Namahoro made a voluntary decision to atone for his father’s misdeeds during the Genocide. Jean P. Bucyensenge.

WHILE IN HIS LATE 20s, Eric Namahoro was elected by village-mates in the rural Nyamiyaga Village in Huye District of Southern Province to be their leader.

After his election, about five years ago, he found himself in a challenging situation: as the head of the village. He found himself being asked to follow up on cases of Genocide convicts who were asked to pay reparations for damages they had caused during the 1994 Genocide against the Tutsi.

But as a son of a Genocide convict, he found himself being asked to lead by example and atone for his father’s evil deeds.

Namahoro’s father was a Genocide perpetrator who was among the militia that rummaged the village killing Tutsi.

Namahoro, who at the time of Genocide was a pupil, ignored the scale of the damages his father was helping to cause.

“I was ignorant about what was going on,” he recalls. “I didn’t understand how my father’s acts were evil and how he was destroying our nation. I ignored why he was engaging in the killings and how his deeds would later impact on my life and my relationships with others.”

It is in mid-2000s, at the time of the grassroots Gacaca courts that were initiated to try Genocide suspects, that Namahoro came face to face with reality.

For the first time Namahoro came to learn of the real ‘evil’ deeds committed by his father.

“That is the negative legacy I inherited from my father,” he says.

“But I had to face it courageously if I was to move on with life and live amicably with those my father caused unbearable pain. I was really stunned.”

When the Genocide ended, Namahoro’s father was detained on Genocide-related charges.

And to make things worse, Namahoro’s father died of natural causes in 1998 when he was still in prison. Namahoro was then 16 years old and had barely met or discussed with him.

“I didn’t really find time to discuss with him,” Namahoro says. “I don’t know what he really thought after committing such atrocities.”

The moral shame that his father’s acts caused to him coupled with his responsibilities as a village leader were to later push Namahoro to take a decision to seek forgiveness on his father’s behalf and make efforts to mend the damage caused.

Mending fences

“I didn’t personally take part in the killing but my father did. So I felt that moral responsibility to try and repair our torn relationships with Genocide survivors after his death,” Namahoro adds.

“It is something I believe was important for the future of our community.”

Around 2008, Namahoro embarked on a journey to pay reparations to those whose property his father had destroyed.

“Because I couldn’t afford to pay with money, I have agreed with survivors to work for them,” he says.

To make the initiative successful, Namahoro teamed up with some ex-convicts and together are compensating for the Genocide crimes with manual labour.

Twice a week, the residents work in a designated survivor’s farm and then their labour is ‘monetised’ to cover for the reparations.

The exercise continues until their compensation is fully covered.

“It was not an easy decision but after thorough reflection I realised it was necessary for my life. It shows that we are sincere in our apologies,” he says.

The 32-year-old peasant has so far paid a large chunk of the estimated Rwf300,000 that he had to pay in reparations.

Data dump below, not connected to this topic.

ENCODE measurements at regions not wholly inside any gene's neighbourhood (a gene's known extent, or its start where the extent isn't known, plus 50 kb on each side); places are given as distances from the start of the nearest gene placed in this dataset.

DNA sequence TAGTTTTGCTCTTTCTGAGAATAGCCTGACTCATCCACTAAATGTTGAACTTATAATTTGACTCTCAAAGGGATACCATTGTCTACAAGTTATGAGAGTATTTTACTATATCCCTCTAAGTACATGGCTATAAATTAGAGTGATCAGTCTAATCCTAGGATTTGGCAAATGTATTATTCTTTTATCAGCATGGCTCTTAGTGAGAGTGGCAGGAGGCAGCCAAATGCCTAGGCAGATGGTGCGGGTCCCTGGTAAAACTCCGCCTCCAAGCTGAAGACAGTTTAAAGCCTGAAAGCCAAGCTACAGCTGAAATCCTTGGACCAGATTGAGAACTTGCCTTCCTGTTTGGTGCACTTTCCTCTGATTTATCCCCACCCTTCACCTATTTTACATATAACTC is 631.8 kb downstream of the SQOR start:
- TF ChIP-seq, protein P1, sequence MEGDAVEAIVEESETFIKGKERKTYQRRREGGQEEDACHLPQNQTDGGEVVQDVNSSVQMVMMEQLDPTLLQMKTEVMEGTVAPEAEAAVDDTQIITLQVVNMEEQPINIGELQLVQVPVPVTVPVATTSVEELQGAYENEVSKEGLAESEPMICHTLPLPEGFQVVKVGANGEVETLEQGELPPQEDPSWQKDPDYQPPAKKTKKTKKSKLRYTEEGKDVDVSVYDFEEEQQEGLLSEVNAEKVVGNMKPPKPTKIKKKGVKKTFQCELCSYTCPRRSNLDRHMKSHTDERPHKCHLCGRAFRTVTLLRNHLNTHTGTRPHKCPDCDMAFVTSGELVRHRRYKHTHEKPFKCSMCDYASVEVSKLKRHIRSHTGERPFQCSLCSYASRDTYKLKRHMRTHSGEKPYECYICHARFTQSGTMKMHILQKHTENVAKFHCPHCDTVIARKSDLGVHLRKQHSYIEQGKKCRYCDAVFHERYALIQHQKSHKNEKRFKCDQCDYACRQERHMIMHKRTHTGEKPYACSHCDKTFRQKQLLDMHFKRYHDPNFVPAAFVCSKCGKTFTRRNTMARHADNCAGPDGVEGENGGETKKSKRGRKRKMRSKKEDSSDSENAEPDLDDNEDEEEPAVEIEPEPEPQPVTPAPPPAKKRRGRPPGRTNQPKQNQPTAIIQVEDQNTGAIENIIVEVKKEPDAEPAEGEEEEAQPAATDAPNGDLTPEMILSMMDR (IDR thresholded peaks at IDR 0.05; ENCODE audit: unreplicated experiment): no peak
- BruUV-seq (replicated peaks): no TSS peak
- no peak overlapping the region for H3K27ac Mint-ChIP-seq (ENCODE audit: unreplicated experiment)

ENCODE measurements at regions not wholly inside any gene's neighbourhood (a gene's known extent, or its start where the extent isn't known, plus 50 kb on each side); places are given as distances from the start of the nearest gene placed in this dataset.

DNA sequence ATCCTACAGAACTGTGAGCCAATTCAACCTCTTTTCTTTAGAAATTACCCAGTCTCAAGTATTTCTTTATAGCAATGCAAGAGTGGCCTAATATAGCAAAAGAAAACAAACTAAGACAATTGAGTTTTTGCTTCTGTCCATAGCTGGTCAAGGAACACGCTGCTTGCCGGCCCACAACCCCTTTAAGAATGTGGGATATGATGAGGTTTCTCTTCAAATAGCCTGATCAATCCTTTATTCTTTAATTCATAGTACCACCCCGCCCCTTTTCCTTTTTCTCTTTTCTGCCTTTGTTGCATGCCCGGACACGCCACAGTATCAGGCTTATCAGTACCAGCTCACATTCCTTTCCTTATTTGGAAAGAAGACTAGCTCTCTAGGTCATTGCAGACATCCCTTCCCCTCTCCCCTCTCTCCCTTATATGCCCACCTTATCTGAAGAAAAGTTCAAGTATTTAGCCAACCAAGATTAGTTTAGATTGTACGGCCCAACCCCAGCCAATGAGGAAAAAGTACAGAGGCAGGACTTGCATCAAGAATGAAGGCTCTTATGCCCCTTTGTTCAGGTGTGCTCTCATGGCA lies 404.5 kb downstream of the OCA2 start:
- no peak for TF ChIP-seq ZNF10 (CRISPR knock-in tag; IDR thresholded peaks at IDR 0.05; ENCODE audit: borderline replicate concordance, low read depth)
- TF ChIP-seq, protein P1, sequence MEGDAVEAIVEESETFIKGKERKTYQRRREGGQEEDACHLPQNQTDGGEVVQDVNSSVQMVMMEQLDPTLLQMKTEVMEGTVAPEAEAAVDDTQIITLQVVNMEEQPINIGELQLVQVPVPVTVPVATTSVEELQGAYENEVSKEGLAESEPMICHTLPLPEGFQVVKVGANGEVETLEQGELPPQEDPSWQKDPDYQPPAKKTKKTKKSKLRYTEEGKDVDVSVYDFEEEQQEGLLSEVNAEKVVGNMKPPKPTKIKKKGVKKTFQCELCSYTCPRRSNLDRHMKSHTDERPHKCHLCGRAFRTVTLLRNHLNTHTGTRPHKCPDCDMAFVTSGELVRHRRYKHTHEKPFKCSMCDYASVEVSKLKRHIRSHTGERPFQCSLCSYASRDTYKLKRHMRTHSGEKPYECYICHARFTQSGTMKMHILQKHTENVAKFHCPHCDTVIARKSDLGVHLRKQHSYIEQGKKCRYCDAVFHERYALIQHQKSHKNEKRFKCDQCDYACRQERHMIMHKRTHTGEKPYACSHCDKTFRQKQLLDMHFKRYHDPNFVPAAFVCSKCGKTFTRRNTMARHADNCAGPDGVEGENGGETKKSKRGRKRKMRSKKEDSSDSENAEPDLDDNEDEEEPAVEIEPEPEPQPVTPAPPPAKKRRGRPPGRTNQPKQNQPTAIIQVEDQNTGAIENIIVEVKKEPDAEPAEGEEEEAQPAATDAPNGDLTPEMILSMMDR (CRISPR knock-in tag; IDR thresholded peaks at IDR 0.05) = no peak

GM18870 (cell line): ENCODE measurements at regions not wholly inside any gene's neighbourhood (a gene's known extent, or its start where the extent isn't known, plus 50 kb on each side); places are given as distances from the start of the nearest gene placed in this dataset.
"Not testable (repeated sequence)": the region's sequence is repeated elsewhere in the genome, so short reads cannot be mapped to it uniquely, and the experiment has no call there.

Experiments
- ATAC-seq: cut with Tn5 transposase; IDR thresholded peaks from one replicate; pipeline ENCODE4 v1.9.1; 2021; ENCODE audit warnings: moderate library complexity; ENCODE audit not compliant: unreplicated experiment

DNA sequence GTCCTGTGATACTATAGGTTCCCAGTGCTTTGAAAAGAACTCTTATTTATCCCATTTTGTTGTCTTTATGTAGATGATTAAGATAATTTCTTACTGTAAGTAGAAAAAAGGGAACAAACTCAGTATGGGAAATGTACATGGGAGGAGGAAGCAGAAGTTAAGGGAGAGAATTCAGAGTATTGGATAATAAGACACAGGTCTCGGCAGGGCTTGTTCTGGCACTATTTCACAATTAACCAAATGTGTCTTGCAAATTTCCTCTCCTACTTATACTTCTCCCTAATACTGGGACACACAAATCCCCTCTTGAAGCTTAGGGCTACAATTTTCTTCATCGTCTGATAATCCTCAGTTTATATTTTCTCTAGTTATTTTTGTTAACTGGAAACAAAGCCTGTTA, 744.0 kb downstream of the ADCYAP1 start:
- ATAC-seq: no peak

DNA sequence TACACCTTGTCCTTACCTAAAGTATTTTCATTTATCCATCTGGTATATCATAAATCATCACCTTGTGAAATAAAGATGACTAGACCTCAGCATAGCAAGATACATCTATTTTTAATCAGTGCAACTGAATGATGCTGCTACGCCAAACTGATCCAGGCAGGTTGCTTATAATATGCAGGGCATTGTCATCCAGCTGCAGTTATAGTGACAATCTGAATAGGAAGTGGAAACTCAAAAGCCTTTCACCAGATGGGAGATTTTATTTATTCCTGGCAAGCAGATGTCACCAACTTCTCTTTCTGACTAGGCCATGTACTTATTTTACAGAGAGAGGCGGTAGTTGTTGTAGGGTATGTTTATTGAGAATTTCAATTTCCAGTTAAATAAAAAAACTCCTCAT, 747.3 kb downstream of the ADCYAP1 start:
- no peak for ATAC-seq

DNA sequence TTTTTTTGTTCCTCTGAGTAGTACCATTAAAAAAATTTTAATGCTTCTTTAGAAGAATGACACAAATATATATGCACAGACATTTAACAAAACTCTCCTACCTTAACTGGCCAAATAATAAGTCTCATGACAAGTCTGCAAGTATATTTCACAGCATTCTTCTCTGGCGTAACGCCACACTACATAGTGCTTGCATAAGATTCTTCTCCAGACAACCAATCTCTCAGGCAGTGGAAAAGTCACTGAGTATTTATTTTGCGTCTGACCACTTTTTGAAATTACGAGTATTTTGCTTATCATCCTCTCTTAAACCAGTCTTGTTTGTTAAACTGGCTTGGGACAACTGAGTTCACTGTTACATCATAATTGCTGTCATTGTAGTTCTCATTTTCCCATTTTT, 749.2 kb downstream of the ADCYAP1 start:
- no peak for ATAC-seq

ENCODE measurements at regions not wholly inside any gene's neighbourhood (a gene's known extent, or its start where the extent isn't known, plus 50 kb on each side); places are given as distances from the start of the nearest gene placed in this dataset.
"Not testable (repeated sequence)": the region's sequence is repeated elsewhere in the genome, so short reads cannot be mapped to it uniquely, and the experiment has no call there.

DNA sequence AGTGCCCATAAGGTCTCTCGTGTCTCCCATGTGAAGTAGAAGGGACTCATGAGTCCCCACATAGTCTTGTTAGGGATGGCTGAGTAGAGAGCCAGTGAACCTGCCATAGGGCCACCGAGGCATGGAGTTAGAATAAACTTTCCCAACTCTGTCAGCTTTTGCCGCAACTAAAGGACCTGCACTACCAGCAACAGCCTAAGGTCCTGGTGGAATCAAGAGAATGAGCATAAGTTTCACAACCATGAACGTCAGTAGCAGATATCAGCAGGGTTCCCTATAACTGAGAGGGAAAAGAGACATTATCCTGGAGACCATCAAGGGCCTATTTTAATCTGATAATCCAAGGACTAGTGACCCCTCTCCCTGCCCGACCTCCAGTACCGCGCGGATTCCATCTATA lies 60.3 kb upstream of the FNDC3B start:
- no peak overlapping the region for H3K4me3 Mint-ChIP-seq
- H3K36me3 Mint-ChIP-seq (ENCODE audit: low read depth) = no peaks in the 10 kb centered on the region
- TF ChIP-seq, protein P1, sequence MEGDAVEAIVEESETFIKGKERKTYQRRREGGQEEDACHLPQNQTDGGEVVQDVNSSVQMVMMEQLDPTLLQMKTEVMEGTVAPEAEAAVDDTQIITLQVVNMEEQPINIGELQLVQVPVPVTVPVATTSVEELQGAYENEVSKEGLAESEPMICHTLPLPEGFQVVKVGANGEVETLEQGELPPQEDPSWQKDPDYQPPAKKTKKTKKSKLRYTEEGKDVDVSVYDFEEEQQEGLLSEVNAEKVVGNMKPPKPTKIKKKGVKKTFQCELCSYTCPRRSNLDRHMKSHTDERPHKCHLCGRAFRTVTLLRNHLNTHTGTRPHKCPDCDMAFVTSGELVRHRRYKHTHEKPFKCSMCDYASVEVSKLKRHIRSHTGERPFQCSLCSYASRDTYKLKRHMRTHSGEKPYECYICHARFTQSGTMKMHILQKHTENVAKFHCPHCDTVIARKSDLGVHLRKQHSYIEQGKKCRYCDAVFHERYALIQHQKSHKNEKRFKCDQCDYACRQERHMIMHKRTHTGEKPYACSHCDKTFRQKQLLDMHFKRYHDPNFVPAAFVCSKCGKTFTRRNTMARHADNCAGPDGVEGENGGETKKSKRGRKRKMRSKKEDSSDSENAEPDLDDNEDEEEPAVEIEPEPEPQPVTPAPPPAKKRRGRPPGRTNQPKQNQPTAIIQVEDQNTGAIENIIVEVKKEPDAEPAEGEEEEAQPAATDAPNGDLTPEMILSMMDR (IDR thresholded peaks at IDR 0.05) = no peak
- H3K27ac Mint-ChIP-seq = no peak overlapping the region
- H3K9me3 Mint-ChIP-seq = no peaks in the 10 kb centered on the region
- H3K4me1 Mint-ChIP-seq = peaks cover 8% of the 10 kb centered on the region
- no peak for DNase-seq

“I remain with less than Rwf50,000 to pay and I hope by the end of this year I will be done,” he says as he rests in a cassava plantation after a tiring day’s labour.

“If I have devoted to paying the reparations of crimes I did not commit, it is because I believe reparations are exceptionally important for our community to regain its unity and enjoy the best relationship we enjoyed before some individuals, including my father, decided to destroy our bonds.”

Lost ‘bride’

Unfortunately, since 2008 when he started his initiative, things have not rolled into Namahoro’s favour.

In the beginning, he faced harsh criticism from some members of his community and a number of relatives who were pushing him to abandon the initiative on grounds that he doesn’t have to pay for crimes he didn’t commit.

But he later managed to convince them of the necessity to compensate those who had suffered the blunt effects of his father’s crimes.

But for Namahoro, the unforgettable shock emanating from his initiative remains the loss of his ‘bride’–a tragic incident in 2011.

At the time, Namahoro had just formalised his marriage to a woman he only prefers to identify as a “beautiful yound lady” and were waiting for a priest to bless their union before they could move in together as a husband and wife.

But when his fiancée learnt that Namahoro’s father was a génocidaire and that the young man had been involved in efforts to repair his father’s damages, the woman called off the engagement.

“When she informed me that she had decided to end the marriage, I felt extremely heartbroken,” Namahoro says. “All along our journey, I believed she knew my story”.

“Although her abrupt decision left me heartbroken, it didn’t really stop me from continuing with my initiative,” he adds.

Namahoro remains single but believes he will find a woman who understands him to settle down with.

“Although these activities [to compensate Genocide survivors] might have impacted on my own growth and development, I know they were really worth doing for my future life. At least they have eased the burden of guilt that weighed on me,” he adds.

“I also enjoy a wonderful relationship with those who considered us as their enemies two decades ago, thanks to this initiative that allowed us to once again come together.”

Source: The New Times